Former NIH Director Admits No Science Behind Social Distancing


(Matthew Doarnberger, Headline USA) A transcript released last week by the Select Subcommittee on the Coronavirus Pandemic revealed that scientific evidence was not behind the 6 feet of “social distancing” guideline that was issued by the National Institutes of Health during the COVID-19 pandemic.

Subcommittee chairman Brad Wenstrup, R-Ohio, released the transcript from the testimony of former NIH Director Francis Collins in which GOP lawmakers grilled him over whether there was a scientific basis to support the policy, which forced many businesses and other public facilities to make major accommodations in order to remain open.

Majority Counsel: “Do you recall science or evidence that supported the six-feet distance?”

Dr. Collins: “I do not.”

Majority Counsel: “Is that I do not recall or I do not see any evidence supporting six feet?”

Dr. Collins: “I did not see evidence, but I’m not sure I would have been shown evidence at that point.”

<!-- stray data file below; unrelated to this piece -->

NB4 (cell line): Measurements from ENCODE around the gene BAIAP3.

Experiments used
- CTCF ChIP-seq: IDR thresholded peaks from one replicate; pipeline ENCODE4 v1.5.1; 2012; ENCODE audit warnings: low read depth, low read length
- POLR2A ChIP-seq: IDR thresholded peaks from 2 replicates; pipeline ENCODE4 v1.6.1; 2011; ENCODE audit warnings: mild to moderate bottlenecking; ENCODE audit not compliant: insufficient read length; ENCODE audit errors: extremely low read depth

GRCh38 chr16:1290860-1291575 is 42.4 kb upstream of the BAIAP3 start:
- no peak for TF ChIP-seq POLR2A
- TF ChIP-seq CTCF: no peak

Majority Counsel: “Since then, it has been an awfully large topic. Have you seen any evidence since then supporting six feet?”

Dr. Collins: “No.”

Collins was the boss of former COVID czar Anthony Fauci while he was the director of the National Institute of Allergy and Infectious Diseases. Fauci came to a similar conclusion when he admitted back in January that the 6 feet of social distancing “just sort of appeared.”

The subcommittee then released a memo highlighting the seriousness of the social distancing fallout.

“The six feet of separation recommendation had real life consequences,” it said.

“This guideline made it nearly impossible for schools nationwide to re-open due to the pressure from teachers unions to follow this guideline,” it continued. “In addition, businesses had to adapt at great cost or risk complete closure.”

The consequences of these mandatory enforcements included increased suicide rates, academic struggles, business closures and travel restrictions.

Collins helped lead the U.S. response at the onset of the COVID pandemic as the director of the NIH until his resignation in late 2021. His former deputy, Lawrence Tabak, is expected to testify before the committee on Thursday.


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